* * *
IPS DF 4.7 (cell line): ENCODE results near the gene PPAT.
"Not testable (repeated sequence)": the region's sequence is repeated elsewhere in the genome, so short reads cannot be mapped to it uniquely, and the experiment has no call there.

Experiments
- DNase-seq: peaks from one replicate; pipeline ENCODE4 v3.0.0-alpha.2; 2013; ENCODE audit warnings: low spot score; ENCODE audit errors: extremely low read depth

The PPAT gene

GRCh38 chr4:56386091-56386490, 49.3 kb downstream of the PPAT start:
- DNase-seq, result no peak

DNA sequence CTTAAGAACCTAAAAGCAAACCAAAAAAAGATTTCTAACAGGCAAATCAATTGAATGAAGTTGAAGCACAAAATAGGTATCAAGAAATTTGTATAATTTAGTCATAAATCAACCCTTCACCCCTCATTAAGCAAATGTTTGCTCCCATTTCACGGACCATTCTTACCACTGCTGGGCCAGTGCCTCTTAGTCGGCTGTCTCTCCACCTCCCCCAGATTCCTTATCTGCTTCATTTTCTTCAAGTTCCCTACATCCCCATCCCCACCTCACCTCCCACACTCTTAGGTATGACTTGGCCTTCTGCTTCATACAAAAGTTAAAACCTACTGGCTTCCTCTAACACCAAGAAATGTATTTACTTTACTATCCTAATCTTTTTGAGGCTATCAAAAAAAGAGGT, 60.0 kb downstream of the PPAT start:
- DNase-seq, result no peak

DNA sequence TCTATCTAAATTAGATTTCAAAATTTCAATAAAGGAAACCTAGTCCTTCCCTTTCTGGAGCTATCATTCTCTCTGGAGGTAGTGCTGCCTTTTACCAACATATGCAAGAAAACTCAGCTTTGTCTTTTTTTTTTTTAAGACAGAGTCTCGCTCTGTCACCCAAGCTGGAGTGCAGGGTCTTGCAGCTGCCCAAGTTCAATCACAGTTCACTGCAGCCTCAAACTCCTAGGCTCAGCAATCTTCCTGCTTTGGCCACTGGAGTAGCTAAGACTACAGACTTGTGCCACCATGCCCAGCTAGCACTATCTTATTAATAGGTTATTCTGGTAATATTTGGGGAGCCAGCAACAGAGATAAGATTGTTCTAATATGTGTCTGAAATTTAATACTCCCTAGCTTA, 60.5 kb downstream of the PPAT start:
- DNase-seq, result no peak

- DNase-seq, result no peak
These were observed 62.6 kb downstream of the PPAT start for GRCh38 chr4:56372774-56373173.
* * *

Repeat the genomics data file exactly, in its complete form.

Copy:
IPS DF 4.7 (cell line): ENCODE results near the gene PPAT.
"Not testable (repeated sequence)": the region's sequence is repeated elsewhere in the genome, so short reads cannot be mapped to it uniquely, and the experiment has no call there.

Experiments
- DNase-seq: peaks from one replicate; pipeline ENCODE4 v3.0.0-alpha.2; 2013; ENCODE audit warnings: low spot score; ENCODE audit errors: extremely low read depth

The PPAT gene

GRCh38 chr4:56386091-56386490, 49.3 kb downstream of the PPAT start:
- DNase-seq, result no peak

DNA sequence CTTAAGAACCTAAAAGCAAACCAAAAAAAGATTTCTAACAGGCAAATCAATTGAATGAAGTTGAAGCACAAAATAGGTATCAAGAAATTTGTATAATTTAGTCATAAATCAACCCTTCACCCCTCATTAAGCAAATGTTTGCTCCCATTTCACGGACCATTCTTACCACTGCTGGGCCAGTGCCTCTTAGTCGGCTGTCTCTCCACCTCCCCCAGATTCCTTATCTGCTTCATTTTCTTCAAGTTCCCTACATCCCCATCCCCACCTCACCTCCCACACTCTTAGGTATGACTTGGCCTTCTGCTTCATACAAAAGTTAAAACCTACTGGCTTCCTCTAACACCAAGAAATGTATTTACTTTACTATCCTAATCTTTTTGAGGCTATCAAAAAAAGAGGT, 60.0 kb downstream of the PPAT start:
- DNase-seq, result no peak

DNA sequence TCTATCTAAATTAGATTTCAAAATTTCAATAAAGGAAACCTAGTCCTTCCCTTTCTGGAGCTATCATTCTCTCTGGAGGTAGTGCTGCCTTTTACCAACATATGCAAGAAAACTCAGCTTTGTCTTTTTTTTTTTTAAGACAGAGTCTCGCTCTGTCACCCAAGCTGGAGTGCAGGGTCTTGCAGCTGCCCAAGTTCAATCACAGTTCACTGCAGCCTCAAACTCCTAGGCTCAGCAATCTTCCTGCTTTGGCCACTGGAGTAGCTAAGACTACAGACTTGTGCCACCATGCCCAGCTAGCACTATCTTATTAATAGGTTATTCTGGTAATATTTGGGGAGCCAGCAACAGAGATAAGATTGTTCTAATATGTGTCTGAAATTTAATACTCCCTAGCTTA, 60.5 kb downstream of the PPAT start:
- DNase-seq, result no peak

- DNase-seq, result no peak
These were observed 62.6 kb downstream of the PPAT start for GRCh38 chr4:56372774-56373173.